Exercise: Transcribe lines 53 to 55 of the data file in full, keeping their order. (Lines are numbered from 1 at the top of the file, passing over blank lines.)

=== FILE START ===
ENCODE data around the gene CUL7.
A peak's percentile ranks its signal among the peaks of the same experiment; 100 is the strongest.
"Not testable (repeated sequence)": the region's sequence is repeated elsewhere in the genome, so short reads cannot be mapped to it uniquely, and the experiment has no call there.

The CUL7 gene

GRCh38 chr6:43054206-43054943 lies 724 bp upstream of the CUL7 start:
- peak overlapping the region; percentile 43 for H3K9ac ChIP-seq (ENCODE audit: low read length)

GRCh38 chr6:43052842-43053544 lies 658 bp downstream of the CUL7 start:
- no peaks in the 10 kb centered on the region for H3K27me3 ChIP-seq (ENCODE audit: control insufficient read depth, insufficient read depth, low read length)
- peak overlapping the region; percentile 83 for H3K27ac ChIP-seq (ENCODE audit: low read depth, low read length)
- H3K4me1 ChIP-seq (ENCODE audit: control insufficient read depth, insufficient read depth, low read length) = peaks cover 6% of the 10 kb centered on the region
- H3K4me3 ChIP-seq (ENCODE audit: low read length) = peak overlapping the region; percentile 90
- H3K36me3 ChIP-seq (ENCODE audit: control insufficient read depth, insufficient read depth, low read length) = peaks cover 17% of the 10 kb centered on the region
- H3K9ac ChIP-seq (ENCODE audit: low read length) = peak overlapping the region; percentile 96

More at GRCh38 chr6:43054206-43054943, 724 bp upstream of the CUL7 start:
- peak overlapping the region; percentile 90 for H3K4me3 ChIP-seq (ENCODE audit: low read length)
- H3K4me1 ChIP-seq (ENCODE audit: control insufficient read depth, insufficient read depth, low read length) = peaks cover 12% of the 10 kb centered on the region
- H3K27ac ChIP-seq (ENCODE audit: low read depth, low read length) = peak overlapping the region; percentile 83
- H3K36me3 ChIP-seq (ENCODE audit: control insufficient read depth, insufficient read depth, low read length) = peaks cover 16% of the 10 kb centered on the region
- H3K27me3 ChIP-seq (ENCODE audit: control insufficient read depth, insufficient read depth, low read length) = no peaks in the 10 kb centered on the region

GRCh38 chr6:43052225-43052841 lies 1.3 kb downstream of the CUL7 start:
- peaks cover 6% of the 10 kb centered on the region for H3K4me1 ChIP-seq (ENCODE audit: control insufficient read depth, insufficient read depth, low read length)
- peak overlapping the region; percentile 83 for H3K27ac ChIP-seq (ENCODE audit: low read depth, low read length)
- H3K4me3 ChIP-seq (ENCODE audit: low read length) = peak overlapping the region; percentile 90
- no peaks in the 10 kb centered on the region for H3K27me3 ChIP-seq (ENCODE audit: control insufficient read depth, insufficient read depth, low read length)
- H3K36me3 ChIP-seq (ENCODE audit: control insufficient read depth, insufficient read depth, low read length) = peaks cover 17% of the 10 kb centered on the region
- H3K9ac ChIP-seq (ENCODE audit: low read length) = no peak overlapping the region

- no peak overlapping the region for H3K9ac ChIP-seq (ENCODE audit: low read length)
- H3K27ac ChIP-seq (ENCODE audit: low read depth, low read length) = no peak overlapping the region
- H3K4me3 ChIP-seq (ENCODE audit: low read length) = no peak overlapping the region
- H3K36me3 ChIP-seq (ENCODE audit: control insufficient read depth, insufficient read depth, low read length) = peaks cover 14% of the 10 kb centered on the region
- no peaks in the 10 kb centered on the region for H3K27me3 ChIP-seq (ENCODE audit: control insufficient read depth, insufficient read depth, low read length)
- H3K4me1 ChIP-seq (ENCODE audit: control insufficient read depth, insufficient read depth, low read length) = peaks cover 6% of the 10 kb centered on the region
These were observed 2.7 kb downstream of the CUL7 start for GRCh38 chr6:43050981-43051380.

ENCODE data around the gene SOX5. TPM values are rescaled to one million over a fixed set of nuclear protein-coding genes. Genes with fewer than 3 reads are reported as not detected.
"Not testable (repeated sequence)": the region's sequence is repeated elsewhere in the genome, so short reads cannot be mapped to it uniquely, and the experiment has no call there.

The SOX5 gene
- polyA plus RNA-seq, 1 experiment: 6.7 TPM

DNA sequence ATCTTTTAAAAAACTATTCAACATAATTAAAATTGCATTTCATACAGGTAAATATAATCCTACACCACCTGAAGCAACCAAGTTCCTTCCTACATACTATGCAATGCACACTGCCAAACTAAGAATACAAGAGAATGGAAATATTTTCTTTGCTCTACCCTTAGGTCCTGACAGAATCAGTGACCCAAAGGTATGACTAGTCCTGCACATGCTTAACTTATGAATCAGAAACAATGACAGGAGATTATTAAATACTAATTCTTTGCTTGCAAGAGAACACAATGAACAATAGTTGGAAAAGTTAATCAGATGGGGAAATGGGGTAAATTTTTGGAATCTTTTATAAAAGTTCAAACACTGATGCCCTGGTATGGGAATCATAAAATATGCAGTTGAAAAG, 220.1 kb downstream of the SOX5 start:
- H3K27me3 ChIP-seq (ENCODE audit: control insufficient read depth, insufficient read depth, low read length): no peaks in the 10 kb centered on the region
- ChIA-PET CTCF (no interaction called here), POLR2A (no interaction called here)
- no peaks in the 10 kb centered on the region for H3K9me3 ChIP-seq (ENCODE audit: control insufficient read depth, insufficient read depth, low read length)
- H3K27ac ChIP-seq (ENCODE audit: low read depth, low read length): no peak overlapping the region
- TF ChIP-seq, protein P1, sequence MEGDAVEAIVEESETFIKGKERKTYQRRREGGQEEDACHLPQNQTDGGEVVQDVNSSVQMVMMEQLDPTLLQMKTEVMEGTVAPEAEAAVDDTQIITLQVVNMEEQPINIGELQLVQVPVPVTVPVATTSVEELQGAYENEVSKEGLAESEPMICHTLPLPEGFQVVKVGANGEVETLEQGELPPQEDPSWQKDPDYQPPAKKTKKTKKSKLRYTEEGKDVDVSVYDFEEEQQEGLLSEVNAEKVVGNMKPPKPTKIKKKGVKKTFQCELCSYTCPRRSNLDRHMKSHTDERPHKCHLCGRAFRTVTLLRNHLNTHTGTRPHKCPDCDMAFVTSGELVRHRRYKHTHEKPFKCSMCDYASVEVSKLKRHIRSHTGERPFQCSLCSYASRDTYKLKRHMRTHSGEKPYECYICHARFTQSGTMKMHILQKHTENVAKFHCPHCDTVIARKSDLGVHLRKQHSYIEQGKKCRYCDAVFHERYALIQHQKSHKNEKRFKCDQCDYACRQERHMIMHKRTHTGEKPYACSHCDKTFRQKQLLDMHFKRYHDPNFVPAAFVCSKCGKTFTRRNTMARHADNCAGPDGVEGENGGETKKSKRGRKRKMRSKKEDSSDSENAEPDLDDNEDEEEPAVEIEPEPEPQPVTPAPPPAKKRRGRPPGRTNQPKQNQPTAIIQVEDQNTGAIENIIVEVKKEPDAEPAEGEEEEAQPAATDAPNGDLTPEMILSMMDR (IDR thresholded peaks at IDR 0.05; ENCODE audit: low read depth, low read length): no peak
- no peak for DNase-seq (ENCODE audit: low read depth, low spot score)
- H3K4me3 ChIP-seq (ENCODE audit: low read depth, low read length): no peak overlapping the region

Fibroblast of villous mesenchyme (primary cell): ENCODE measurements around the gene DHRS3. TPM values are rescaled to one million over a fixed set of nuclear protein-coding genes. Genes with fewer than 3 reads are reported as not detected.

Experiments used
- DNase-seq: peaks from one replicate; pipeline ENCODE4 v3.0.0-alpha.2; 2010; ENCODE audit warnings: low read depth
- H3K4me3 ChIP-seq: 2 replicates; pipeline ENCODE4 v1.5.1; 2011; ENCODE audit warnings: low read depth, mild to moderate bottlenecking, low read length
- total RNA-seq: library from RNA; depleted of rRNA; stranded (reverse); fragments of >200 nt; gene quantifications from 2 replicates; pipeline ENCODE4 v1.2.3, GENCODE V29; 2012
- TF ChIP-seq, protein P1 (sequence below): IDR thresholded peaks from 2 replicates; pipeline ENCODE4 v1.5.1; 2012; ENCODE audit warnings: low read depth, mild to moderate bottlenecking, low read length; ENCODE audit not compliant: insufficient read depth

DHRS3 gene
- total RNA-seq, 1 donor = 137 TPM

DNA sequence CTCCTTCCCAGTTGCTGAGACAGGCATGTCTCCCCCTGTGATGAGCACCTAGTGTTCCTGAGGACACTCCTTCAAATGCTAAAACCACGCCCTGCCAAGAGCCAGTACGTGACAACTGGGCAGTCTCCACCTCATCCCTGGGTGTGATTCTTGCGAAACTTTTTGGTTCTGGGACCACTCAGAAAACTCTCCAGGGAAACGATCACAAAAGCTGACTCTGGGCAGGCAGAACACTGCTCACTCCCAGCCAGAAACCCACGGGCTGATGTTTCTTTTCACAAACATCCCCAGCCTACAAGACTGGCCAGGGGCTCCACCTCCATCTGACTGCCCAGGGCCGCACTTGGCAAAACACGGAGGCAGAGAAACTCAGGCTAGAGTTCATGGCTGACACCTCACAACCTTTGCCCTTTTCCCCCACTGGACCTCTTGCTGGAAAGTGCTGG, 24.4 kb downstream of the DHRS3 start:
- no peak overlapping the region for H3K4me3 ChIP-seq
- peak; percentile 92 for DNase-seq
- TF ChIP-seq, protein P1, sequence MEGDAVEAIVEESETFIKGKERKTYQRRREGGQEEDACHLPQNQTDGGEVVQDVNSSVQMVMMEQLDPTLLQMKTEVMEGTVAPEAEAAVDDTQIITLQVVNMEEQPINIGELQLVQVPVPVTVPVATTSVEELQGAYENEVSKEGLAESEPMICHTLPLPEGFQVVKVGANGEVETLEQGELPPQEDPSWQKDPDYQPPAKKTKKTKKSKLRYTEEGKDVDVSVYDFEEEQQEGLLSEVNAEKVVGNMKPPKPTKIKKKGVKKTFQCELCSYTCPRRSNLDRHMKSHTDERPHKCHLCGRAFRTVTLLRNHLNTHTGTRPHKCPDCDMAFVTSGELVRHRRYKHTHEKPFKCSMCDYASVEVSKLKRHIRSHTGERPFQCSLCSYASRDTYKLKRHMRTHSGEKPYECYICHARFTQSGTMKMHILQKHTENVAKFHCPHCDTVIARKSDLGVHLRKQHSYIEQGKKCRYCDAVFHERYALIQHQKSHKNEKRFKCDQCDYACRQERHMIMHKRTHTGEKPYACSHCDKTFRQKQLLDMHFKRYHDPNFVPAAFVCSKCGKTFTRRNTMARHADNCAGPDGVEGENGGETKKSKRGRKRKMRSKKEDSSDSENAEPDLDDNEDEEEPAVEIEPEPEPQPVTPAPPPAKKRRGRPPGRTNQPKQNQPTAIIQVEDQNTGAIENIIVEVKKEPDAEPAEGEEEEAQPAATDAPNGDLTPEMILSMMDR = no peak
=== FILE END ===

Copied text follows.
- total RNA-seq, 1 donor = 137 TPM

DNA sequence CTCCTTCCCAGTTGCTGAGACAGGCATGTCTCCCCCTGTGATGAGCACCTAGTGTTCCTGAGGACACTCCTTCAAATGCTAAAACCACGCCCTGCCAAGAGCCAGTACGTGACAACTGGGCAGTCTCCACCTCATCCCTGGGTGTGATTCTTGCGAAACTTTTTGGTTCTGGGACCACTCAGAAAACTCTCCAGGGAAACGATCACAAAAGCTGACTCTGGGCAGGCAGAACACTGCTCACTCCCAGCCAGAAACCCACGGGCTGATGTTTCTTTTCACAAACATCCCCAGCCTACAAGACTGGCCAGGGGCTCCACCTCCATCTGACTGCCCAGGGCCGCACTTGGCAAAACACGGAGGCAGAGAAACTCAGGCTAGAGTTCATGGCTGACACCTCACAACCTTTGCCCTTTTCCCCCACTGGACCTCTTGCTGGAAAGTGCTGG, 24.4 kb downstream of the DHRS3 start:
- no peak overlapping the region for H3K4me3 ChIP-seq